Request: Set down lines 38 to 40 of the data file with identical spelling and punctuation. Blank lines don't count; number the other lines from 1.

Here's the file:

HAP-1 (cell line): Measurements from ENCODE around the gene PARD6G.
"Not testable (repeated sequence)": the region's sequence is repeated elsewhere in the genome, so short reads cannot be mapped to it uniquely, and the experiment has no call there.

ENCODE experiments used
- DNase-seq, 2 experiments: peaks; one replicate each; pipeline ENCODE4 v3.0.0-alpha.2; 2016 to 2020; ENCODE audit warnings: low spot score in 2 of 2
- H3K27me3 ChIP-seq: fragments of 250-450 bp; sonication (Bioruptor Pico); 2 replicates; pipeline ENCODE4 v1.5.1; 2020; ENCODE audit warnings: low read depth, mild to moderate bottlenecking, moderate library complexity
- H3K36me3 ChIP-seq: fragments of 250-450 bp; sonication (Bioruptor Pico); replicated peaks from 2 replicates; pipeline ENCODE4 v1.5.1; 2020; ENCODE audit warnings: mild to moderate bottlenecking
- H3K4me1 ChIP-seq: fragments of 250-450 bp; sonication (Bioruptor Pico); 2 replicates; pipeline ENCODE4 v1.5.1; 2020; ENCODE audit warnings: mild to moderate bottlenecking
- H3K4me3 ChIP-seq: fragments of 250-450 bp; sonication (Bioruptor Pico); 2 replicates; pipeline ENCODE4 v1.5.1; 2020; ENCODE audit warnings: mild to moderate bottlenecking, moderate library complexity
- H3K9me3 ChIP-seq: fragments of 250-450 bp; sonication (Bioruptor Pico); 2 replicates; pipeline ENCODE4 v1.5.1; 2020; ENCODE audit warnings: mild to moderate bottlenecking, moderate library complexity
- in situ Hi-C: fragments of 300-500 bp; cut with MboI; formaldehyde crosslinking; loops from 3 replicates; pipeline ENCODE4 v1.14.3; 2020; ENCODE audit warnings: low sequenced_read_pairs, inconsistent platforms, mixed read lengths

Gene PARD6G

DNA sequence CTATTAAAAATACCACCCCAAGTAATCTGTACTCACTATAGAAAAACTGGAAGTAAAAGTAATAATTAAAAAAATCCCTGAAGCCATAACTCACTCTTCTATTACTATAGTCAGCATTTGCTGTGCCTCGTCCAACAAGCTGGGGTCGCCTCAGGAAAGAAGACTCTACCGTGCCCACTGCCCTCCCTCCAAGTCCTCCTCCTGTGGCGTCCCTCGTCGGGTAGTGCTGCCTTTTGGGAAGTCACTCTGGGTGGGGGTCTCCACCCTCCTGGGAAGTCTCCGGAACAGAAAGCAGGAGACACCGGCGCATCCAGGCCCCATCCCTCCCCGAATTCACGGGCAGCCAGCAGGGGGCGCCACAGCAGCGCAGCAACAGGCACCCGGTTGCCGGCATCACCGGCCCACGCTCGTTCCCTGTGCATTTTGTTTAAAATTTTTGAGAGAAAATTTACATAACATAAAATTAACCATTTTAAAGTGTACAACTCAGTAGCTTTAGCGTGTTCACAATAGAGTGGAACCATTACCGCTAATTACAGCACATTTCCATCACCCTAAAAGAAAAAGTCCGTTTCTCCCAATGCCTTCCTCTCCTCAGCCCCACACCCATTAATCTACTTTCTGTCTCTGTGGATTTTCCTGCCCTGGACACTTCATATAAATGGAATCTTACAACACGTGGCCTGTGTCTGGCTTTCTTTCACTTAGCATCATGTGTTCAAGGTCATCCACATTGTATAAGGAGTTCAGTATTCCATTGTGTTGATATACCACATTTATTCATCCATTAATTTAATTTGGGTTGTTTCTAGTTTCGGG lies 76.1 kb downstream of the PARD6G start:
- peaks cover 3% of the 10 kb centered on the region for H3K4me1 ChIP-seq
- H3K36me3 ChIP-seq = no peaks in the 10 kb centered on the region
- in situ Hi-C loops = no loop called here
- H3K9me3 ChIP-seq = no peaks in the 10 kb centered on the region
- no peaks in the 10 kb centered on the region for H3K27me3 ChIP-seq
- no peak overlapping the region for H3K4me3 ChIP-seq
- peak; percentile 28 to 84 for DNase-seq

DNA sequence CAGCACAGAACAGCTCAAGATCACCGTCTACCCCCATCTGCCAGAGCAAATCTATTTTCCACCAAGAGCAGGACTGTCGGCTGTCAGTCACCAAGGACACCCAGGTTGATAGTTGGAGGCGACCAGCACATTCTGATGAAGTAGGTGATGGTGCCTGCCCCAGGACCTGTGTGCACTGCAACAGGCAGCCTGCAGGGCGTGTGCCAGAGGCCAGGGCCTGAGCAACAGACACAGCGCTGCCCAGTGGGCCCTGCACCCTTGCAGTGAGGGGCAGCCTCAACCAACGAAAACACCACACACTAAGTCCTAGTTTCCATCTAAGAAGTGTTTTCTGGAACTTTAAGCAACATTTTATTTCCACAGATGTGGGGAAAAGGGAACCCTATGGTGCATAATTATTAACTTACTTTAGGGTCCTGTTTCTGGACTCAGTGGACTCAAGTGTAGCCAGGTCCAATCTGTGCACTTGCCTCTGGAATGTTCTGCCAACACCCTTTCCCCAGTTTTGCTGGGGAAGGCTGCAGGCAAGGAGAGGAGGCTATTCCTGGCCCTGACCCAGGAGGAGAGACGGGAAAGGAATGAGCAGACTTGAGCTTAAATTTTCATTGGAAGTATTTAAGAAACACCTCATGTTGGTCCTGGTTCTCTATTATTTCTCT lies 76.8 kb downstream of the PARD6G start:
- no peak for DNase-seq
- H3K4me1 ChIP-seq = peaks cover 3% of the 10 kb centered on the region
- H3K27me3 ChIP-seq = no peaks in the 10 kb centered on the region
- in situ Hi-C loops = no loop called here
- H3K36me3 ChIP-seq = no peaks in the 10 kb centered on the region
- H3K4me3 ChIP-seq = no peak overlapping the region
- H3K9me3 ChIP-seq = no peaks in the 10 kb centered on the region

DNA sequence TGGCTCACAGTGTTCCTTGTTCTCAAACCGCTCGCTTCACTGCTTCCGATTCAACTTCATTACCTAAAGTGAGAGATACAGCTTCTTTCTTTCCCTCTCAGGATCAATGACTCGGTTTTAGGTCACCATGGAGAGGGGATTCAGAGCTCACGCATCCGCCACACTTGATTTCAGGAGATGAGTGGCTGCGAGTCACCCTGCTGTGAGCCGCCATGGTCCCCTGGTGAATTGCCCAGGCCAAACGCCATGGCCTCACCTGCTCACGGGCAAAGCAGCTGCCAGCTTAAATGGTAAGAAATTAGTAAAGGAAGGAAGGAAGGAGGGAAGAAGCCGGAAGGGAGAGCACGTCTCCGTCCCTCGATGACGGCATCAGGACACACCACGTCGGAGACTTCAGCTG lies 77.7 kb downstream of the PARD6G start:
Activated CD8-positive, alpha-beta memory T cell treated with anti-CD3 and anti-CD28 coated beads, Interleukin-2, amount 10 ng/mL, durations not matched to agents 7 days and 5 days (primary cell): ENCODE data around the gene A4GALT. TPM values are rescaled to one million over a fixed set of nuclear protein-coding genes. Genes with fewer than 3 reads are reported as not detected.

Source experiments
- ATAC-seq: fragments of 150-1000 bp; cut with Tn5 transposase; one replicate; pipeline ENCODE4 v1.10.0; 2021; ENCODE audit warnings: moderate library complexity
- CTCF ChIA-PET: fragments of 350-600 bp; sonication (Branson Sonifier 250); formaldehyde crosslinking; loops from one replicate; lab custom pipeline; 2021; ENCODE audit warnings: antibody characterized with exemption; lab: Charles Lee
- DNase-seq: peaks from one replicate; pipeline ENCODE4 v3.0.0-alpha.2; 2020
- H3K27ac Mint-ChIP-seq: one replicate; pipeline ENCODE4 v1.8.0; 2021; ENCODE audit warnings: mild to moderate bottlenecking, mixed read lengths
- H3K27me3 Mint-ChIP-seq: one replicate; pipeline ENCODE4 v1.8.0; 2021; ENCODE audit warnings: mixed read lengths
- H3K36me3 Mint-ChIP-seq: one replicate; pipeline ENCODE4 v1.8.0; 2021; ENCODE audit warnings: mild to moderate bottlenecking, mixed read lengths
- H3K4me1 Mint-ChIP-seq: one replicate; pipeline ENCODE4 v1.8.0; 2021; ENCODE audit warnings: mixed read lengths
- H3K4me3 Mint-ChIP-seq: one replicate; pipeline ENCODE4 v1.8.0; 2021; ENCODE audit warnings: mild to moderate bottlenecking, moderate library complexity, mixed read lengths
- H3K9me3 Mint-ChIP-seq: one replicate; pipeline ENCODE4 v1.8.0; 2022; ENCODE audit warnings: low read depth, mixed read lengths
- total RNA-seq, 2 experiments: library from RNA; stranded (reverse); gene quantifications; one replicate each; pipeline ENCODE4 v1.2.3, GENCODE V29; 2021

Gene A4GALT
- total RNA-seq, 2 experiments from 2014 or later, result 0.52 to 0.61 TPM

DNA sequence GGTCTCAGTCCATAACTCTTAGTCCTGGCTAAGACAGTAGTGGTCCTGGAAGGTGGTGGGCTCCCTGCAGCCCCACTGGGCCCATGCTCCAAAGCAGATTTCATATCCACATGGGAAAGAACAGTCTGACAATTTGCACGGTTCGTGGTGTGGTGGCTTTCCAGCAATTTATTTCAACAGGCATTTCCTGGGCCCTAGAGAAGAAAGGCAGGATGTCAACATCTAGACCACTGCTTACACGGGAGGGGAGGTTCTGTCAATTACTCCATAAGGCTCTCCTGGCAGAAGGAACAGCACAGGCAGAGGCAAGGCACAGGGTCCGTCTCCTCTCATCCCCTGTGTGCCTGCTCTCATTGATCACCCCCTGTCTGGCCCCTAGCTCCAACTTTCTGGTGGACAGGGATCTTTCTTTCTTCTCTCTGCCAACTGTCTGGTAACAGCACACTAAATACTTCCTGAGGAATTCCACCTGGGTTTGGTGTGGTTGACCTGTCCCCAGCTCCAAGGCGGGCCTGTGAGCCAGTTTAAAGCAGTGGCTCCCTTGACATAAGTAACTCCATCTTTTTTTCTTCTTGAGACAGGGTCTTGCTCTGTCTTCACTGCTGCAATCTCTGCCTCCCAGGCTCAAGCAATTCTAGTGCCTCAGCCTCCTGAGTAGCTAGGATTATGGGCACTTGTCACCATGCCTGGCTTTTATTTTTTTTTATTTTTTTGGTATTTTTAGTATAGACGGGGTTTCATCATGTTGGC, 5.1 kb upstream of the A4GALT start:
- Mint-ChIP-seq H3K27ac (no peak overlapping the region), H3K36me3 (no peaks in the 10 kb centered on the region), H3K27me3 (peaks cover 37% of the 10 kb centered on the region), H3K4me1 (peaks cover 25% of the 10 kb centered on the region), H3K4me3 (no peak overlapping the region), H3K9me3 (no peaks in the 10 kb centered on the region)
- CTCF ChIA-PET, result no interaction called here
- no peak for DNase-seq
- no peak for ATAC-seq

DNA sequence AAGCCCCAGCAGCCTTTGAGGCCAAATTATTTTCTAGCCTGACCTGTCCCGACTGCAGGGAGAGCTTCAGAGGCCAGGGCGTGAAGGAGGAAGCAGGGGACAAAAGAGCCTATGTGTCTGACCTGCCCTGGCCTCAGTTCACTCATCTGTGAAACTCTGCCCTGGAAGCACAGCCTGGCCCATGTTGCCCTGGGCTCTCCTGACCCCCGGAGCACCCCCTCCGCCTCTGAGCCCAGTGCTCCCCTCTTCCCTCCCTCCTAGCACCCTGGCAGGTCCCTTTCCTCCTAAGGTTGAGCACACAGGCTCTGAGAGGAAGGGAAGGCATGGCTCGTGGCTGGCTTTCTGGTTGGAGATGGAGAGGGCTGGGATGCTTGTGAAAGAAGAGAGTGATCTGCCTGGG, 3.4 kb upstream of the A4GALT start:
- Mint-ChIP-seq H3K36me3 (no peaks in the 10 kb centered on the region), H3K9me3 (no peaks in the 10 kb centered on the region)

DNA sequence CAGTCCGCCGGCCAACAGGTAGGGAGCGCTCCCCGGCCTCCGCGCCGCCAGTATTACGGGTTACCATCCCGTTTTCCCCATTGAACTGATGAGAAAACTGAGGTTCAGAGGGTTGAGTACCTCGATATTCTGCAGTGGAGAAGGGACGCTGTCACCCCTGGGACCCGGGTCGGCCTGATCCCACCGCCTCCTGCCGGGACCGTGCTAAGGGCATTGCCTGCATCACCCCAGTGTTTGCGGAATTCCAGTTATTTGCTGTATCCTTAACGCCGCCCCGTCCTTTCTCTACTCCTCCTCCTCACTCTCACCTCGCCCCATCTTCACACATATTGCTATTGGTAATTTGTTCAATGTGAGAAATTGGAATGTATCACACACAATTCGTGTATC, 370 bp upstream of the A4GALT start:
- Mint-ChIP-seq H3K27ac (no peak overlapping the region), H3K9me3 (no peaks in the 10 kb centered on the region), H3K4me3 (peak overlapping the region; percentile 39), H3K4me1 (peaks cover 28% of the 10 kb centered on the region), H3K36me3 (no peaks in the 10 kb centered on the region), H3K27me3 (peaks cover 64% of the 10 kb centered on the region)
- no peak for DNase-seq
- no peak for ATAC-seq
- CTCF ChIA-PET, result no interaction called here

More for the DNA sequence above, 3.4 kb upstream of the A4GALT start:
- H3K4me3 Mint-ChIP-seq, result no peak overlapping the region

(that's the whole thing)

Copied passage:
- H3K4me3 Mint-ChIP-seq: one replicate; pipeline ENCODE4 v1.8.0; 2021; ENCODE audit warnings: mild to moderate bottlenecking, moderate library complexity, mixed read lengths
- H3K9me3 Mint-ChIP-seq: one replicate; pipeline ENCODE4 v1.8.0; 2022; ENCODE audit warnings: low read depth, mixed read lengths
- total RNA-seq, 2 experiments: library from RNA; stranded (reverse); gene quantifications; one replicate each; pipeline ENCODE4 v1.2.3, GENCODE V29; 2021